Palestinians Say Trump's Decision Means U.S. Can't Broker Peace Process
STEVE INSKEEP, HOST:
President Trump said yesterday he was recognizing reality by recognizing Jerusalem as the capital of Israel. He insisted he wasn't endorsing specific borders for Jerusalem, and that is the big long-term question since Palestinians want a slice of Jerusalem as a capital for their state. Palestinians have not been impressed by this qualification. They describe the president's move as a sign the United States is no longer an honest broker for peace. NPR's Daniel Estrin is in Ramallah in the West Bank, a Palestinian-dominated area.
DANIEL ESTRIN, BYLINE: Hi, Steve.
INSKEEP: So where are you, and what've you been hearing?
ESTRIN: I'm in a cafe overlooking the main downtown square in Ramallah. There was a demonstration here. It began small, but then hundreds of people joined. They marched through the streets. They chanted, we're not afraid, we're all going to Jerusalem. There's a strike all across the West Bank. Schools are closed. There are marches in a few cities in the West Bank, reports of clashes between Israeli troops and Palestinians in some areas. Israeli troops are spread out in the West Bank. And this is the big test, today and tomorrow - you know, will Trump's decision on Jerusalem really bring Palestinians to the streets?
INSKEEP: But the hope had been that Palestinians would be at a negotiating table with Israelis at some point. That's something that President Trump said he wanted. He wanted to make a big deal. Does this diminish the chances of that?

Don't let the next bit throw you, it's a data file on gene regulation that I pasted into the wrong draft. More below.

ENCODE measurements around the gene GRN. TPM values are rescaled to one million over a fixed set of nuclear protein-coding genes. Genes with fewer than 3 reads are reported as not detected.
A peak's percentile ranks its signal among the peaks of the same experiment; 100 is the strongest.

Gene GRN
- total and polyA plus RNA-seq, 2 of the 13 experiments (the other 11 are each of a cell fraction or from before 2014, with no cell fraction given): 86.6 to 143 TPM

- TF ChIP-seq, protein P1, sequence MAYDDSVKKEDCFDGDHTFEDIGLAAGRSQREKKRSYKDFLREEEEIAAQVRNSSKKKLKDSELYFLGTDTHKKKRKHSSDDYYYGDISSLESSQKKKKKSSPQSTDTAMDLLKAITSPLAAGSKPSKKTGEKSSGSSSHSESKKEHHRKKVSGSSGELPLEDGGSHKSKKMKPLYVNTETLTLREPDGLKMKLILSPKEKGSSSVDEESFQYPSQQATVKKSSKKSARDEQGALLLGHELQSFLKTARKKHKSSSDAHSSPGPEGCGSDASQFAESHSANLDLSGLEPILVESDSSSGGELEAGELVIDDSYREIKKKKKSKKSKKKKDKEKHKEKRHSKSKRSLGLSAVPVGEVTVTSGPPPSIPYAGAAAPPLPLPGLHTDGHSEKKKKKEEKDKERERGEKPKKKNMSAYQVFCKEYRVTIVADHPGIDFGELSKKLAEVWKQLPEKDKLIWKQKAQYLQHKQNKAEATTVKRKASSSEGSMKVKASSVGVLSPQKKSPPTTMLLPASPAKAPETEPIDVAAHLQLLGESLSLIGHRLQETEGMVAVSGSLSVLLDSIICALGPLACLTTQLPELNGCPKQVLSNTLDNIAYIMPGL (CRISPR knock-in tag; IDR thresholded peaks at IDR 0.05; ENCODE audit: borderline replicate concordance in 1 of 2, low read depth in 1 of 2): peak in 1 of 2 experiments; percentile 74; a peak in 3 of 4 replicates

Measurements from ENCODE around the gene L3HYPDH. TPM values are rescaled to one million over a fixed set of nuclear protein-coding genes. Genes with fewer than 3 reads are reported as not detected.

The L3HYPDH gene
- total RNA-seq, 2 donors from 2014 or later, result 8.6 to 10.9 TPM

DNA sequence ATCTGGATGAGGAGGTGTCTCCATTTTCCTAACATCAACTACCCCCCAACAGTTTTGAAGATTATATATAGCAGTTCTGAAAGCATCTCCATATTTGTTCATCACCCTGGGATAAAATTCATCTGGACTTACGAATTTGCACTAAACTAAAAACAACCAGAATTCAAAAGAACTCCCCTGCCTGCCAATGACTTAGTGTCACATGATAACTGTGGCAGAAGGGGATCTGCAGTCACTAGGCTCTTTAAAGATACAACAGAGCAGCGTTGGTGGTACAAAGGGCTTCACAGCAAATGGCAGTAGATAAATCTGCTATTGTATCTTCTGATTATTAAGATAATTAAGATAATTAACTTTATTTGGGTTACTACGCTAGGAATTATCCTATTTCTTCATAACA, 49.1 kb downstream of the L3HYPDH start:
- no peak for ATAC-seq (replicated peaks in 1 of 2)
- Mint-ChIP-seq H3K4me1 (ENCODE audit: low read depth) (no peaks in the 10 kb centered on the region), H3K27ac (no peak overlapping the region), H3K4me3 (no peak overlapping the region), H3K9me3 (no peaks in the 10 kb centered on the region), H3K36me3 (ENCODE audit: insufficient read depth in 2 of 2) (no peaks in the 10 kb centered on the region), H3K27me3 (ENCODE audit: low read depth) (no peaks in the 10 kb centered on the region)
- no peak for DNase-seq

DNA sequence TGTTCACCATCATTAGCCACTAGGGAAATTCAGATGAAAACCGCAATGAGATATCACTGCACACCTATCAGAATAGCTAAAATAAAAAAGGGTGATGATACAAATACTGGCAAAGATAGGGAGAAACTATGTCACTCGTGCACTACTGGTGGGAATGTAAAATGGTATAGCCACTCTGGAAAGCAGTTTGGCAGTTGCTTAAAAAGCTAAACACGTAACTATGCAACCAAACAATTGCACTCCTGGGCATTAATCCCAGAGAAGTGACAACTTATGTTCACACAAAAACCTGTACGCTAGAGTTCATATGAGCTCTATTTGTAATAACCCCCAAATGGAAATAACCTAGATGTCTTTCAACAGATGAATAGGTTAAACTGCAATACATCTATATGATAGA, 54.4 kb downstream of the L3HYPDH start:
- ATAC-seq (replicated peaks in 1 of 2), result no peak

ESTRIN: Well, I just met, Steve, with Ahmad Majdalani. He's an adviser to the Palestinian Authority president, Mahmoud Abbas. And this adviser says peace process with U.S. sponsorship is dead. So that's a dramatic statement. It's the U.S. - you know, the U.S. says it's working on a peace proposal that it wants to present soon, and Abbas' adviser here is suggesting that Palestinians are going to walk away even before Trump presents that proposal.
He says the Palestinians are going to pursue their goal of an independent state through international channels at the U.N. So President Abbas right now is going to be meeting with the king of Jordan to coordinate strategy. Meanwhile, the rival Palestinian group - the Islamist group Hamas in the Gaza Strip - is calling for an intifada, an uprising. And there is a protest by Arab governments about this, as well.
INSKEEP: You're saying that Palestinians would walk away from any U.S.-sponsored proposal because they no longer trust the United States. They no longer believe the United States is trying to reach an accommodation with both sides. Is that it?
ESTRIN: That's right. They say, with Trump's decision, he's taken Israel's side on the core issue - Jerusalem - and they don't trust Trump to be an honest broker in this.
INSKEEP: Anything else you're hearing from Palestinians today?
ESTRIN: An interesting quote that I want to play for you from 25-year-old Odei Abu Doha (ph).
ODEI ABU DOHA: (Foreign language spoken).
ESTRIN: He's saying, "the only solution I see now is a third intifada uprising. Politics, negotiations - they have no impact." And he clarified that what he means by intifada uprising is marches in the streets, it's not violence.
INSKEEP: OK. A snapshot of what Palestinians are thinking today, one day after President Trump's announcement on Jerusalem. NPR's Daniel Estrin. Thanks very much, really appreciate it.
ESTRIN: Thank you.
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